Weekly Column: Trade Priorities--Opening More Foreign Markets To Idaho's Workers, Farmers and Businesses
Guest column submitted by U.S. Senator Mike Crapo
International trade is responsible for more than a quarter of U.S. gross domestic product (GDP) and supports more than 40 million American jobs. The world wants America’s products and services—whether it is Idaho’s high-quality potatoes and dairy products or cutting-edge memory chips. In Idaho, trade-related employment grew three times faster than total employment from 1992 to 2018. As Ranking Member of the Senate Finance Committee, I will continue to press the Biden Administration to open foreign markets to Idaho’s workers, farmers and businesses through:
Smart Trade Policies: Countries that agreed to free trade agreements (FTA) with the United States purchased nearly 14 times more goods and services than non-FTA partners. Our success extends not only to our farmers—the world’s most productive—but to manufacturers as well. In 2019, the 20 countries that have free trade agreements with us purchased $661 billion of U.S. manufactured goods, or about $50,000 per worker. History has proven the great value of market access. From 1950 through at least the first 16 years of this century, trade expansion proved to increase U.S. GDP by $2.1 trillion or more than $18,000 per household. We can maximize growth and opportunities for Idahoans by increasing the ability to reach overseas customers.
Renewal of Effective Trade Programs: Expanding opportunities through market access is critical for economic growth and national security. While China continues to negotiate preferential access for its products and services around the world, the United States is standing on the sidelines. Effective trade agreements—those that expand market access and reduce tariffs—help Americans and disadvantage China. Indeed, nearly half the trade diversion that resulted from the Korea-U.S. Free Trade Agreement impacted China. The renewal of important trade programs like the Generalized System of Preferences and the Miscellaneous Tariff Bill, which work together to expand opportunities to diversify our trade with friendly countries, remains a top priority. It is past time for the United States to resume global leadership on trade, rather than ceding it to China. We must actively craft policies that create the employment and growth opportunities the American people deserve.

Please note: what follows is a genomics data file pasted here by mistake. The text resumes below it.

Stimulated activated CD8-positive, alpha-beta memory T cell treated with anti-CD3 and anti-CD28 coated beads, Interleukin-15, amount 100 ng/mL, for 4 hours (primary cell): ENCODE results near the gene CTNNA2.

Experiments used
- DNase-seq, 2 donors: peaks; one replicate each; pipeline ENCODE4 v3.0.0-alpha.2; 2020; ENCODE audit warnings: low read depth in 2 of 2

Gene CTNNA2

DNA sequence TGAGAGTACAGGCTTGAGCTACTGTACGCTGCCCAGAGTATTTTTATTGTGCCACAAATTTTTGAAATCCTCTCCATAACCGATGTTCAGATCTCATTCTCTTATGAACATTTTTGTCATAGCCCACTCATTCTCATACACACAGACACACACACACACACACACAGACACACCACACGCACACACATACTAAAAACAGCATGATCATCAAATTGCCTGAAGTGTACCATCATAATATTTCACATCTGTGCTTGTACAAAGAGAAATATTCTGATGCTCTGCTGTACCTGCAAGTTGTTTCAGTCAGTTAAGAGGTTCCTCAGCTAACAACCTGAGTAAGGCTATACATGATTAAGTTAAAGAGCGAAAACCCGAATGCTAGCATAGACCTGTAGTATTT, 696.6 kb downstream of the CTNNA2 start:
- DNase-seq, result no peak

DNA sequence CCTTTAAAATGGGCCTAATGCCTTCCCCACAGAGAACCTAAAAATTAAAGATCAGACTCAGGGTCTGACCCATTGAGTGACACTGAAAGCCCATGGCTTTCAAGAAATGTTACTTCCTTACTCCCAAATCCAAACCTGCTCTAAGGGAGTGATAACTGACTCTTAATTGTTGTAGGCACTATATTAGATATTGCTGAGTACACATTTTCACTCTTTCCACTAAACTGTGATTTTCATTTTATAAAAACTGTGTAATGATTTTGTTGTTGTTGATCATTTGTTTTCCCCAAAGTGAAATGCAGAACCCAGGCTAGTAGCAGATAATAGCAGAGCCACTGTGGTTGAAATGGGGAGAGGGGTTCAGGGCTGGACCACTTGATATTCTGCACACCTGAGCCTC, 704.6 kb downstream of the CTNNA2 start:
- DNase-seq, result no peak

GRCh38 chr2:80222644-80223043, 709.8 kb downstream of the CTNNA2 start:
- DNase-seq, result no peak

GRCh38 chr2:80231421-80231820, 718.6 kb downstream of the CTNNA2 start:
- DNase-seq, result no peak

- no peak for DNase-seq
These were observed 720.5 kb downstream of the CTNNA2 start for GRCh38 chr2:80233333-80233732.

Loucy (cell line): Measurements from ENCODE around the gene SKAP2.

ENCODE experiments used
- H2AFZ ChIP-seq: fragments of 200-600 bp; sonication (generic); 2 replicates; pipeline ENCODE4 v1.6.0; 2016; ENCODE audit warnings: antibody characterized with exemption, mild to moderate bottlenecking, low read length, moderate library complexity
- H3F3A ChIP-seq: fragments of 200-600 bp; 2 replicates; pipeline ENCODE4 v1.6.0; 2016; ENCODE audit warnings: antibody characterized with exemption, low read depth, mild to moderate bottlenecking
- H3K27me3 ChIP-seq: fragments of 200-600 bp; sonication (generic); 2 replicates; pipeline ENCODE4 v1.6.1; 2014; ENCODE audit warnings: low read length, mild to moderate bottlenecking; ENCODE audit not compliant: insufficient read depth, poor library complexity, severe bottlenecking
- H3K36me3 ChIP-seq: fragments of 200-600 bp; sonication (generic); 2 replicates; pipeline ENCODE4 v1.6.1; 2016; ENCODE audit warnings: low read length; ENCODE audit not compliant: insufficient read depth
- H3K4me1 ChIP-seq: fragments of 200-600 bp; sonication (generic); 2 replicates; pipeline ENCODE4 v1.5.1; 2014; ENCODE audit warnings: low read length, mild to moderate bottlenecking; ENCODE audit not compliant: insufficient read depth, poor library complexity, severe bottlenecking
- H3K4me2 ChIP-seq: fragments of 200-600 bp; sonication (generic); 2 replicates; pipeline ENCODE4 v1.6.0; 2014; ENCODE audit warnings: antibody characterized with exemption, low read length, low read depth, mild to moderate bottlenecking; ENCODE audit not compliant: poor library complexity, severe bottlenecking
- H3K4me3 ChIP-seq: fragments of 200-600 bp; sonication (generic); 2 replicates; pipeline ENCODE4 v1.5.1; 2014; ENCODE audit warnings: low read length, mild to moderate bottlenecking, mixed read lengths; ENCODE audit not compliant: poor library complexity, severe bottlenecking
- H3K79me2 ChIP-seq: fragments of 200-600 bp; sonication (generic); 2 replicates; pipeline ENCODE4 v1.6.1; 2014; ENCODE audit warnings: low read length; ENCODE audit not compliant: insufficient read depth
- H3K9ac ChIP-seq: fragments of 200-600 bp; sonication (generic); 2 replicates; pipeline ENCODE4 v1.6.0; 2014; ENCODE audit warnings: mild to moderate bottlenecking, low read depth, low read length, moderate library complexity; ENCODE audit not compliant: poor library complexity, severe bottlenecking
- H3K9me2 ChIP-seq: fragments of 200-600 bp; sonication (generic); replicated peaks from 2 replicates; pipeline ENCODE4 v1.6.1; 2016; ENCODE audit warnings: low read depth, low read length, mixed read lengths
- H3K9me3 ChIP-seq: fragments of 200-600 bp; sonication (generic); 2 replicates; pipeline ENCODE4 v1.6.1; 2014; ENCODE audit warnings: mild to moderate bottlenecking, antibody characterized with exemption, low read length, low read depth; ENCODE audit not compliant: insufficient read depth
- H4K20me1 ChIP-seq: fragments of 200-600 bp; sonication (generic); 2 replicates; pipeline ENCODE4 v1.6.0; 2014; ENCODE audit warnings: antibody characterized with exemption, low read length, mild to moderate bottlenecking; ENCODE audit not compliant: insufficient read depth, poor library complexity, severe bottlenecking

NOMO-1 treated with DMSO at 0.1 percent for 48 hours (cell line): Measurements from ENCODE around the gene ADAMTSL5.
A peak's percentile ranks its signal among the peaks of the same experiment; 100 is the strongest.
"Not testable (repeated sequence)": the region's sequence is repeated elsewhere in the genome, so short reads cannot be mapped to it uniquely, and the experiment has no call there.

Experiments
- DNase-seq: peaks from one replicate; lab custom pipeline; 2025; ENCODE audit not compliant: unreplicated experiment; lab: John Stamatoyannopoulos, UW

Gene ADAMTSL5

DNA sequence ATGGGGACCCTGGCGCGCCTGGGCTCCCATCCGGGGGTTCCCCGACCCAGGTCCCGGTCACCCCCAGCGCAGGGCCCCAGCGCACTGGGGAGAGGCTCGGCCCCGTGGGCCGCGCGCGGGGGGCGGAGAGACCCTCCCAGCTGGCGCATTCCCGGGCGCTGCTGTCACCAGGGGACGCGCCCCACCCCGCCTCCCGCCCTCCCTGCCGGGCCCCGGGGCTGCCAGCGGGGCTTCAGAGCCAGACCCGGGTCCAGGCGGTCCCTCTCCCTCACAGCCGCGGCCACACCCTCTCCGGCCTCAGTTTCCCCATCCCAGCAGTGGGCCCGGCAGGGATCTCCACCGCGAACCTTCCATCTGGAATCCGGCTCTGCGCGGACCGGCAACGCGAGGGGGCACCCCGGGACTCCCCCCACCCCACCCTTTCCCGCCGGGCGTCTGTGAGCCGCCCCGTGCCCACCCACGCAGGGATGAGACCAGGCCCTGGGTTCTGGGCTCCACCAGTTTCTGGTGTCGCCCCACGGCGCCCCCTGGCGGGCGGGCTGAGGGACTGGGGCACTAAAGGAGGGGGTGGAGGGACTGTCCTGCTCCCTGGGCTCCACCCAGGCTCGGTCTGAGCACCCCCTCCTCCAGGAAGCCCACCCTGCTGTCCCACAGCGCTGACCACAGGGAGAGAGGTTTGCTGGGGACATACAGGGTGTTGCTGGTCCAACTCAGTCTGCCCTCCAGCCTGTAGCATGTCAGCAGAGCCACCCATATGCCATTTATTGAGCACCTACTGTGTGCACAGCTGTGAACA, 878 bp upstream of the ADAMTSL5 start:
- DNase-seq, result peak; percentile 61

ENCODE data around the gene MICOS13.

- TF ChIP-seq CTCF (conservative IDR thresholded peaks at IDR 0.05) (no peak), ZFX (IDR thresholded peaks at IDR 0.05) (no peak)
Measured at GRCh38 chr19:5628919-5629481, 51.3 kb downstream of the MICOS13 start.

Holding Trade Partners Accountable: We must hold our trade partners accountable for carrying out our existing trade agreements. In the 118th Congress, Finance Committee Republicans will maintain vigorous oversight on the enforcement of existing trade agreements. Last Congress, I successfully pressed for Mexico to comply with the United States-Mexico-Canada Agreement and to allow the importation of Idaho potatoes. Yet, more must be done. Regrettably, the Biden Administration’s record on trade enforcement is lacking, with no progress on a number of issues, including barriers to U.S. exports of biotech crops and energy. In fact, rather than enforcing U.S. rights, the Administration last year chose to waive the rights under the World Trade Organization on Trade-Related Aspects of Intellectual Property Rights of America’s innovators who developed the COVID-19 vaccines. I will continue to fight for full enforcement of U.S. rights under all of its various trade agreements.
Americans succeed when given the freedom to compete.Clearly, we should not support just any trade agreement. We need bold, impactful trade agreements because we need prosperity and international support now more than ever. Such agreements will only be achieved if we are prepared to walk away from the mediocre ones. I will continue to work with Idahoans and my congressional colleagues to press for better market access and enforcement of our trading rights.